It’s not good news -- the IRS is hiring again, with a focus on audits and collections. Something else: it appears that a big focus will be on business owners.
So if you have been avoiding IRS notices about tax debt, then you may want to think about taking steps to resolve things. If not, your business and personal life could get a lot more complicated and stressful. After all, the IRS has tremendous powers, such as to seize your assets.
OK then, what are some of the steps you can take with IRS tax debt? Well, let’s take a look:
1. Know where you stand.
Review all your IRS letters and tax returns (I recently wrote a post for Entrepreneur on how to respond to notices). As should be no surprise, the agency may have made mistakes -- which means that you could ultimately reduce some of your debt. Although, it’s usually a good move to get assistance from a tax professional. The potential savings you could gin up may be much more than the fee you pay.
2. Negotiate your penalties.
Penalties can quickly spiral out of control. This is why you need to act swiftly when dealing with your IRS debt.
But you can also negotiate with the agency to lower or even eliminate your penalties, such as if you can show reasonable cause. Examples of this include serious illness, harsh financial circumstances or the destruction of your home or business. The IRS also has a program that provides relief for those who have gotten in trouble with the agency for the first time. In a recent post for Entrepreneur, I go through some of the actions you can take on resolving penalties.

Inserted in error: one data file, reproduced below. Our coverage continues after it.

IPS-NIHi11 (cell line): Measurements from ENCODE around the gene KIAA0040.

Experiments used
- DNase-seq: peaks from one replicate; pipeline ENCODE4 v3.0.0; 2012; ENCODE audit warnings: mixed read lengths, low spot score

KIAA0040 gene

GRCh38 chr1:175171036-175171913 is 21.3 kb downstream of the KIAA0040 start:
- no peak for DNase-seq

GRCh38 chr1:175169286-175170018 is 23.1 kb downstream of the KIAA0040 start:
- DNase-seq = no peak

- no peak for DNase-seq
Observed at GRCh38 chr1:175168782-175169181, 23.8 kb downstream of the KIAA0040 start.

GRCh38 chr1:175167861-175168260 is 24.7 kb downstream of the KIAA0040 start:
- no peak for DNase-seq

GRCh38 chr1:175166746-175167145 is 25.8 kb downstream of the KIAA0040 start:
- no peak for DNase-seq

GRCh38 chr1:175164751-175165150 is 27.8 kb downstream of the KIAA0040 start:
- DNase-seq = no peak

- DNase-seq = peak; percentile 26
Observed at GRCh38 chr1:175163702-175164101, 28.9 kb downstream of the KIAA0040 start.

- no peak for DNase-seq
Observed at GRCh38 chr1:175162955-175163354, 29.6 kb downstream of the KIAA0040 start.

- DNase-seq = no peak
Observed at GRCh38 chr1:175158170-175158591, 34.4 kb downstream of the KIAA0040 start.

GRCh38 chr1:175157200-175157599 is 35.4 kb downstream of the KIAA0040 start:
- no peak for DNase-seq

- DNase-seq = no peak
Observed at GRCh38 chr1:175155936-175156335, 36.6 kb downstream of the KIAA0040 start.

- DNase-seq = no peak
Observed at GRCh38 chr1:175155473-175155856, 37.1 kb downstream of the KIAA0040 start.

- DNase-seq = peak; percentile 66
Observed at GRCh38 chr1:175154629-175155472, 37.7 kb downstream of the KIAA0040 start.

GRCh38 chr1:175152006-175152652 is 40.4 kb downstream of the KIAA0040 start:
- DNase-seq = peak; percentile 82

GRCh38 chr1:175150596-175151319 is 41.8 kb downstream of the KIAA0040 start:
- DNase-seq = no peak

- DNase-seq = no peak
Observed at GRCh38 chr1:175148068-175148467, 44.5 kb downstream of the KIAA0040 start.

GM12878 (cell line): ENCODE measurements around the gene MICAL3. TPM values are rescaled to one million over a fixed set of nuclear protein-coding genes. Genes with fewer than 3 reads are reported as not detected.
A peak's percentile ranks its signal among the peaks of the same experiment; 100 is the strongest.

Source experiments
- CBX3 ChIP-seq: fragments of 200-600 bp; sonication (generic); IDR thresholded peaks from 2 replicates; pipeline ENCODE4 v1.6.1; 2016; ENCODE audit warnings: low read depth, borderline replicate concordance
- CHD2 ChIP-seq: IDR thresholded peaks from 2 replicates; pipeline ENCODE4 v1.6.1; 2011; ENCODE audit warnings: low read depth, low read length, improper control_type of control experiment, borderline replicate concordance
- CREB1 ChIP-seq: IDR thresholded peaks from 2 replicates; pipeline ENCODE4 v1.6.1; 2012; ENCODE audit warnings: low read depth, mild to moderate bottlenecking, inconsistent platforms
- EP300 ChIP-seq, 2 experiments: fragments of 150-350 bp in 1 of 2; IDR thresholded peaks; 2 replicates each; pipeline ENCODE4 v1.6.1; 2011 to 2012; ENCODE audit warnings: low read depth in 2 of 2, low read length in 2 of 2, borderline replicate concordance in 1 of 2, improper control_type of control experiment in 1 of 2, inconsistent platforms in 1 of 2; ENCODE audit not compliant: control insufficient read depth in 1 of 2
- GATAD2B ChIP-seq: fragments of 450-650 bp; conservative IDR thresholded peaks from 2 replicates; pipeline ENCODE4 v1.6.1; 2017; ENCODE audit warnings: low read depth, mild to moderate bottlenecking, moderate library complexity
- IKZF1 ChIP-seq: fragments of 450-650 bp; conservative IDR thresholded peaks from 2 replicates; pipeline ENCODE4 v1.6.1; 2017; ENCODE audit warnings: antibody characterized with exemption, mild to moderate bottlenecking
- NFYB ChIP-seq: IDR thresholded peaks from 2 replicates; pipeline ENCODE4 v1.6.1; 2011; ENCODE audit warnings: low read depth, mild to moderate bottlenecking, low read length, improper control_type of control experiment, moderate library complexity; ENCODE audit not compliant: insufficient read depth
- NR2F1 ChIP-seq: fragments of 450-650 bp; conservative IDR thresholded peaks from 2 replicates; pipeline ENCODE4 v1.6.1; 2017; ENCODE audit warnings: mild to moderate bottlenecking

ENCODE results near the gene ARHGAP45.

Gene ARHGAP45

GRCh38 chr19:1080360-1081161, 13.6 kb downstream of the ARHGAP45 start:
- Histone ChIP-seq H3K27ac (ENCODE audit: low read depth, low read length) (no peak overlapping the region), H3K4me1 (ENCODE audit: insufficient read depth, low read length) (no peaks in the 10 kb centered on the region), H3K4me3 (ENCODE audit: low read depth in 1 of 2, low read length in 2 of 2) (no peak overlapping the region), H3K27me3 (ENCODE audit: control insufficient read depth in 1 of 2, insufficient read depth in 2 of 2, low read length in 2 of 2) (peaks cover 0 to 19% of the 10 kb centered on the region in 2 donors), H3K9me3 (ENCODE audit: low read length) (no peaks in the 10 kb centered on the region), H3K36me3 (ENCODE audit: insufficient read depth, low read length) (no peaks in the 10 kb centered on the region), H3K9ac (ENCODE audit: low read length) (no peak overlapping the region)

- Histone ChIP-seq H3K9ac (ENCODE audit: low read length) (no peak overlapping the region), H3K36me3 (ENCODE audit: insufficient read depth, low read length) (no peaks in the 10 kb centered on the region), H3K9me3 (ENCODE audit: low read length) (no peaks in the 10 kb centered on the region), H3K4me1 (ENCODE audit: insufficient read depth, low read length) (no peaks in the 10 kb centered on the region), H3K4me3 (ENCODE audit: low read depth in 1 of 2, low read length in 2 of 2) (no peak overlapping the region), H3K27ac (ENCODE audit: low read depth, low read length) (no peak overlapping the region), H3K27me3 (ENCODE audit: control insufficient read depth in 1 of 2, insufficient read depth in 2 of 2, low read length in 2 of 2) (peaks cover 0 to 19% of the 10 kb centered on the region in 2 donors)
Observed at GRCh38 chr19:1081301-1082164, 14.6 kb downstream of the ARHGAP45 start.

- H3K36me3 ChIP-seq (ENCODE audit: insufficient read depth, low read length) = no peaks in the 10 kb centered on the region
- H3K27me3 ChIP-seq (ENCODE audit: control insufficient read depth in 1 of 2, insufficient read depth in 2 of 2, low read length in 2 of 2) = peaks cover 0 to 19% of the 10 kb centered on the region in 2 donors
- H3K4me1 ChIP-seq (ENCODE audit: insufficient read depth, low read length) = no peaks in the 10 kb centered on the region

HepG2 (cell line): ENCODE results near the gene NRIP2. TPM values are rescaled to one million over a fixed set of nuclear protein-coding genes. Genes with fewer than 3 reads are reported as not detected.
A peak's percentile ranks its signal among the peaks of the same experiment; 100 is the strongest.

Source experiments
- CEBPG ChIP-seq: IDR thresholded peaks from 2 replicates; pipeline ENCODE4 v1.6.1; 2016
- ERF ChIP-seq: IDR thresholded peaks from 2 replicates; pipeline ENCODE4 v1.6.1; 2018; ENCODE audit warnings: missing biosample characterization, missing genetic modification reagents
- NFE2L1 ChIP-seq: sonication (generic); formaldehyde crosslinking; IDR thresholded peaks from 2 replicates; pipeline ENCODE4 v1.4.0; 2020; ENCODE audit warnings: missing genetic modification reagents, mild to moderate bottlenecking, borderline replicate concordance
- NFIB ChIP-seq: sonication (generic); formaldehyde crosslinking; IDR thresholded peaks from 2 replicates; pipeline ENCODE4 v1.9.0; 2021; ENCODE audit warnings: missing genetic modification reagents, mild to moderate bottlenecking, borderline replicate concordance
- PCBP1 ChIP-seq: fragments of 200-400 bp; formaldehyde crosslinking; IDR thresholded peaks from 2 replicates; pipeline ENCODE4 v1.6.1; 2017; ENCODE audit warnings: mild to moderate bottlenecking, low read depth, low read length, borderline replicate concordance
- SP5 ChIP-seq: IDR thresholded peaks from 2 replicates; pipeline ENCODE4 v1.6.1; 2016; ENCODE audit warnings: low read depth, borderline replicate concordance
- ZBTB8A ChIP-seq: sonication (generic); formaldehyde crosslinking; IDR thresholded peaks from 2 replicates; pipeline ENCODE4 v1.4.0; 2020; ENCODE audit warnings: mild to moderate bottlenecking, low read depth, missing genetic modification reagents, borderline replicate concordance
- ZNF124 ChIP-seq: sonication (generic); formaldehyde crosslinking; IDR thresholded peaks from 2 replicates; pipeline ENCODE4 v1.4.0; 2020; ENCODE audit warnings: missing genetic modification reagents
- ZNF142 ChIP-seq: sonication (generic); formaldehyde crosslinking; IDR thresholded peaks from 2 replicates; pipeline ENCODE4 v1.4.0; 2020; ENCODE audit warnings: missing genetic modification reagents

And even if the IRS rejects your request, you still have recourse, such as for an appeal.
3. Payment plan.
Once you know how much you owe, you can put together a plan. A common approach is to setup an installment agreement, which can be as long as six years (payments must be made on a monthly basis and interest/penalties continue to acrue). Keep in mind that this type of arrangmet will stop actions like liens and levies.
If you owe $50,000 or less, the process is likely to be straightforward -- and you should be able to do it online. But you will need to be in compliance with the IRS, such as having made your tax filings, deposits and withholdings.
Although, a big mistake many people make is to actually violate the agreement. If so, your situation will likely get even worse. In other words, before signing any agreement with the IRS, make sure you know the terms.
4. Other options.
You’ve seen the TV commercials where the spokesperson makes the claim that you can settle your IRS debt at “pennies on the dollar.” Sounds too good to be true? Well, often this is indeed the case.
Yet the IRs does have something called an offer in compromise or OIC, which allows you to pay off your debt at a discount. The process -- which involves disclosing extensive financial information with forms 656 and 433 -- will determine the amount the IRS believes you can live on without causing financial hardship.
Oh, and unfortunately the IRS rejects many submissions. So because of this, it’s a good idea to get the help of a tax professional, who should know how to fill out the paperwork as well as navigate the IRS bureaucracy.